The mycologists quickly agree on their biggest hurdle: a lack of knowledge about the breadth and diversity of fungi worldwide.
"In making an identification, we'll often know the fungus' genus, but not its species, and there can be a significant difference between two species of the same genus. Sometimes, a lot of money can be at stake, as in the case of Karnal bunt," says Rossman.
To further prove her point about challenges faced by SBML mycologists, Rossman holds up a 3- to 4-inch reference book that lists the fungi known to exist in the United States and says, "I could go out tomorrow and find 20 species that aren't in this book."
While the mycologists' decisions do have serious implications, Rossman and Palm note that their work does have its lighter side. For example, the national mycologist before Rossman, Flora Pollack, once described a new fungus that occurs on melon, so she had the honor of naming it. Because the organism shoots out relatively large, round, black spores, she chose Monosporascus cannonballus.
"This is proof that mycologists do have a sense of humor," Palm says.—By Erin K. Peabody, Agricultural Research Service Information Staff.
This research is part of Crop Protection and Quarantine (#304) and Plant Diseases (#303), two ARS National Programs described on the World Wide Web at www.nps.ars.usda.gov.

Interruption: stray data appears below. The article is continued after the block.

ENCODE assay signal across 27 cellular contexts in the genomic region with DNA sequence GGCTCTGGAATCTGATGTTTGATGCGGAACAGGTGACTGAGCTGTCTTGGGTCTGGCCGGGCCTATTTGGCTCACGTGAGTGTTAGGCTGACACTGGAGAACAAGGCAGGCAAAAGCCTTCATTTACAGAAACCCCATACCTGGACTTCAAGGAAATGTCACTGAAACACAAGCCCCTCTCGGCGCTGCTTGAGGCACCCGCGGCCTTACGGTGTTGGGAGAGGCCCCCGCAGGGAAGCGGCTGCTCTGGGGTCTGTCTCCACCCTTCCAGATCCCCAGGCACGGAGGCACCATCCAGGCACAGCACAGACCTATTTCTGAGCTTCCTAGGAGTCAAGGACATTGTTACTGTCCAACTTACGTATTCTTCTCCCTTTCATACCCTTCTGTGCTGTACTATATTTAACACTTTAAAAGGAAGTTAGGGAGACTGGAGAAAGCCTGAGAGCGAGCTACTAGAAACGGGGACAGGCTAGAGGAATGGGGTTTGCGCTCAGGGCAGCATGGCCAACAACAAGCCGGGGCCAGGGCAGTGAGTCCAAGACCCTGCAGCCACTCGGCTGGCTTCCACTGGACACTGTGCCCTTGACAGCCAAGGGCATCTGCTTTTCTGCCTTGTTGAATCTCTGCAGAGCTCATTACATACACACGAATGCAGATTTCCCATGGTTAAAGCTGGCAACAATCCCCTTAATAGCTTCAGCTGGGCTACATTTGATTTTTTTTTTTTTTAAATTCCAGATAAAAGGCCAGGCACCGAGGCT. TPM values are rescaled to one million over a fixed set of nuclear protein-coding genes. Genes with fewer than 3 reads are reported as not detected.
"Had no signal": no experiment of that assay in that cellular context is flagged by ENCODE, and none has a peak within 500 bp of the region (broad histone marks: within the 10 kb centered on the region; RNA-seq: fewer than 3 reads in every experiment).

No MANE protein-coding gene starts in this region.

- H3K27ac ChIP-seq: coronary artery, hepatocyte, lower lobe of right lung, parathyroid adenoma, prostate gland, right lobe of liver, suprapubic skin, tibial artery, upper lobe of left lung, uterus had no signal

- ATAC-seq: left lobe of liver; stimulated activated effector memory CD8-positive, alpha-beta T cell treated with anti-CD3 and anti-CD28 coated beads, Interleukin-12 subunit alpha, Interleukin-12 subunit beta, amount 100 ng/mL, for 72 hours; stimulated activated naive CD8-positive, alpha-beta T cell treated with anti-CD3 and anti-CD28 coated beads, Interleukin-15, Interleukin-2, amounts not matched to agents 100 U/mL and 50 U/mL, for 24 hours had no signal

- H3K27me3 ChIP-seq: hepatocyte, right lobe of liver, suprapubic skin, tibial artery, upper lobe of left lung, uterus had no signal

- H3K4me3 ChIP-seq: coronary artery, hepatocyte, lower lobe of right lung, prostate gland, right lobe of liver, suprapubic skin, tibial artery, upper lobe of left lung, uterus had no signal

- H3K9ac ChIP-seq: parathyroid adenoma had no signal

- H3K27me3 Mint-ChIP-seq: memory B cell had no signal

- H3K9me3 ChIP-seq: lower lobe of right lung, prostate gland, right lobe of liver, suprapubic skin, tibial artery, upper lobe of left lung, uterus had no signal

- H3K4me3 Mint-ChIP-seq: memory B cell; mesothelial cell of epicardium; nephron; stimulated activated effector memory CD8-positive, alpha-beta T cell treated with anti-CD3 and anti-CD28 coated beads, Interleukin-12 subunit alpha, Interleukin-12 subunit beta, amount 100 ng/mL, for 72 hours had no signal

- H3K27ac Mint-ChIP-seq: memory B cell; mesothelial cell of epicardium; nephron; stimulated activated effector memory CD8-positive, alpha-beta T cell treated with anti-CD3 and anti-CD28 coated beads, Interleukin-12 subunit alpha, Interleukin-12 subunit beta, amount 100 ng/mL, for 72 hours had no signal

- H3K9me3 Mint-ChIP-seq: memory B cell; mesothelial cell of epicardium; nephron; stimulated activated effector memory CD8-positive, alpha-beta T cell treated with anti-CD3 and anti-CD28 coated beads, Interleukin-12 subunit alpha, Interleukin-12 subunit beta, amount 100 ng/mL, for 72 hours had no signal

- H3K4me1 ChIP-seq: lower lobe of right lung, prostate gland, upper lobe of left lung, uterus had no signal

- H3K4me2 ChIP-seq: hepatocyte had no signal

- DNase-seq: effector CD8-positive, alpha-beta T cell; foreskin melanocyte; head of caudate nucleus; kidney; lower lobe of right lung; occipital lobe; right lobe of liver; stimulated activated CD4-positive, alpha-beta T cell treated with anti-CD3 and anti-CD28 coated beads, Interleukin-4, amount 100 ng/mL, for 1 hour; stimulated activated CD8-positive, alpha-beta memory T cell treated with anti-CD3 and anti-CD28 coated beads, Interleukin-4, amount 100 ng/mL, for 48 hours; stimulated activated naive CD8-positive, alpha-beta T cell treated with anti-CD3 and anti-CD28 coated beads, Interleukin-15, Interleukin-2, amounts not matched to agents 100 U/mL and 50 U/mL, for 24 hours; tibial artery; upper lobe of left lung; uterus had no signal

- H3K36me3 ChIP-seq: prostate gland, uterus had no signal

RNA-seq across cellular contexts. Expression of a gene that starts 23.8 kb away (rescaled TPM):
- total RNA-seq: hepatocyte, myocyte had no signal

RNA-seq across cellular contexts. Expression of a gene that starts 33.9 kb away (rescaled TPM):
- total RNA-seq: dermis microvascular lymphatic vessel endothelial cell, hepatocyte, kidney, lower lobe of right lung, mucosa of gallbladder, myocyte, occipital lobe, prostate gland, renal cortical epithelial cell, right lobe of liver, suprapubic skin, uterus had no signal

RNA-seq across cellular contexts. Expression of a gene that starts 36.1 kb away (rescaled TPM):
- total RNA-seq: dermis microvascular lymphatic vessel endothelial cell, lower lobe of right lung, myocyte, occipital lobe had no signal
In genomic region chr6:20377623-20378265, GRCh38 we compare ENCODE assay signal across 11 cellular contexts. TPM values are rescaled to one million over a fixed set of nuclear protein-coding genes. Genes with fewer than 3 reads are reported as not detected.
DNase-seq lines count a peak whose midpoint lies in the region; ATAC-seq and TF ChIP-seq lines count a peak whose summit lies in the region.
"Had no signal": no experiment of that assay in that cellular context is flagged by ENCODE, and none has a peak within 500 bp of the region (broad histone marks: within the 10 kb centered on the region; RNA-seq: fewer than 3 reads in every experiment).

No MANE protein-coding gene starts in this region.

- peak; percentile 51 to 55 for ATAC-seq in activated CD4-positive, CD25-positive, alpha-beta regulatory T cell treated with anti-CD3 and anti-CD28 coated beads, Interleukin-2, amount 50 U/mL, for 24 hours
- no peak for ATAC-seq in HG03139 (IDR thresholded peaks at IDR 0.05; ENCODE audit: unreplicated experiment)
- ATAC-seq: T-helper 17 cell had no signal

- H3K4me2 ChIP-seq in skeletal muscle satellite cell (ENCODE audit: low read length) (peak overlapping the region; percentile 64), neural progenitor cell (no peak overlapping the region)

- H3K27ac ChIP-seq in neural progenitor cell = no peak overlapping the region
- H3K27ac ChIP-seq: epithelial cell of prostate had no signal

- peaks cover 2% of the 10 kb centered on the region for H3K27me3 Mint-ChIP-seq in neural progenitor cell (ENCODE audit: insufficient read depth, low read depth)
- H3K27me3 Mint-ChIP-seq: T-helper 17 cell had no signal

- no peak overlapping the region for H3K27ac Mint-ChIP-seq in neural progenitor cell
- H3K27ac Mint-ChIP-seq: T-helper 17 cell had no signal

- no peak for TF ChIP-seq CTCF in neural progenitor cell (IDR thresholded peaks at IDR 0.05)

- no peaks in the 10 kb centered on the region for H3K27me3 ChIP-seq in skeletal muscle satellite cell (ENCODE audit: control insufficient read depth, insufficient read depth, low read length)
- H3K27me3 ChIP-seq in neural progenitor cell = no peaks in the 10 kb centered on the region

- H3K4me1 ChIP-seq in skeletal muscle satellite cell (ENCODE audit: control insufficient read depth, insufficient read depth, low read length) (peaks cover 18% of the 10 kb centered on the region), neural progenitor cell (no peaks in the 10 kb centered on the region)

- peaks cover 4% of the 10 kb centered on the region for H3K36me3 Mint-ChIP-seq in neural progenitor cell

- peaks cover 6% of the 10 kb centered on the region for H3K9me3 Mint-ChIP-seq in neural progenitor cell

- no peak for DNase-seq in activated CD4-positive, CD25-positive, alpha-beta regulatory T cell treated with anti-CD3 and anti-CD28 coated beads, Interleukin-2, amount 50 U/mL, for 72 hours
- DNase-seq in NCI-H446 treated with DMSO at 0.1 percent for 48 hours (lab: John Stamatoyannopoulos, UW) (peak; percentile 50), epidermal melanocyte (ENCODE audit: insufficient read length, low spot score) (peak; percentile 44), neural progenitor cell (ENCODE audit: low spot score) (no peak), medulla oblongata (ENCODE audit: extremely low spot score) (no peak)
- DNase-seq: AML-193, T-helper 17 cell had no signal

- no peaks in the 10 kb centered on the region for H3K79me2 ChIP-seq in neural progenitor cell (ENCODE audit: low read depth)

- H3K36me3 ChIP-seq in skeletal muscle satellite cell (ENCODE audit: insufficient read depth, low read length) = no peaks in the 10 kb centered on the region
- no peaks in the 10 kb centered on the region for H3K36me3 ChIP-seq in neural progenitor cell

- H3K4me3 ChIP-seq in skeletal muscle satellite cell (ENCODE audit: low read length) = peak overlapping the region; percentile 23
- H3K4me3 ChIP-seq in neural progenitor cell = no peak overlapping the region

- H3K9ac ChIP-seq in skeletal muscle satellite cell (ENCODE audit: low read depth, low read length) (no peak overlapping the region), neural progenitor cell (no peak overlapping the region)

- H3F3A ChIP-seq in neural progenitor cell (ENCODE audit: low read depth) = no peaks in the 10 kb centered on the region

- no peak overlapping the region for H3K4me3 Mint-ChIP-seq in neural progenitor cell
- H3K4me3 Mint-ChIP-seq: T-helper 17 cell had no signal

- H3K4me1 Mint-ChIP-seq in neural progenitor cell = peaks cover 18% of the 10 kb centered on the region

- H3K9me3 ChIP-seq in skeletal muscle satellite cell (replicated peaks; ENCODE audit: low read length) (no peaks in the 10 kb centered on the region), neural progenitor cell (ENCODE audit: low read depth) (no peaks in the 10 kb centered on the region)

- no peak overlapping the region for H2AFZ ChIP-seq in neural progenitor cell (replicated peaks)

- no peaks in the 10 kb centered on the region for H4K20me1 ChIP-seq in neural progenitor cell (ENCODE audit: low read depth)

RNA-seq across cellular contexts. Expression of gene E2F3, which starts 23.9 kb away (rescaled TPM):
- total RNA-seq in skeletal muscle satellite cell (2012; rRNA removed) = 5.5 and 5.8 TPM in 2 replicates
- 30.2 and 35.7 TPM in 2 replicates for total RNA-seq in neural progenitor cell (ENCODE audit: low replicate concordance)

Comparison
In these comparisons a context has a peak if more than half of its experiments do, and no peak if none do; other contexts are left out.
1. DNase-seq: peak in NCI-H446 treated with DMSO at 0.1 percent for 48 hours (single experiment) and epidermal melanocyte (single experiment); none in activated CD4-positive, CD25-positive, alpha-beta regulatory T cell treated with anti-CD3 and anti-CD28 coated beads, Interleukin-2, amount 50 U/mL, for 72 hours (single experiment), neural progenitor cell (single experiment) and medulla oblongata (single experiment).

Amy Y. Rossman and Mary E. Palm are located at the USDA-ARS Systematic Botany and Mycology Laboratory, 10300 Baltimore Ave., Beltsville, MD 20705-2350; phone (301) 504-5364 [Rossman], (301) 504-532 [Palm], fax (301) 504-5810.
Japanese cherry blossoms.
Flora Patterson: First Woman Mycologist at USDA
Fungal systematics' key role in global trade dates back to the 1910 famous gift of flowering cherry trees to the United States from Japan. Those pastel-petalled ornamentals were a welcome addition to the then-dismal environment of the capital city's developing parkland. On arrival, though—instead of just flowers—the trees were also found to be adorned with fungal and insect pests.
Flora Patterson, a USDA pathologist, and her colleagues realized the inherent danger posed by the diseased trees and, in a politically risky move, recommended they be destroyed. Her suggestion was heeded, thereby preventing the possible introduction of invasive fungi and other pests into this country. Patterson had a 30-year career with USDA, during which she added 96,000 specimens to the U.S. National Fungus Collections.
Interestingly, nearly all the national mycologists for the last century have been women. Starting with the most recent, they have been: Mary E. Palm, Amy Y. Rossman, Flora G. Pollock, Alice J. Watson, Anna E. Jenkins, Vera K. Charles, and Flora W. Patterson. John M. McKemy recently joined Palm as a second national mycologist.—By Erin K. Peabody, ARS.
"Mycologists Help Guard U.S. Borders" was published in the March 2004 issue of Agricultural Research magazine.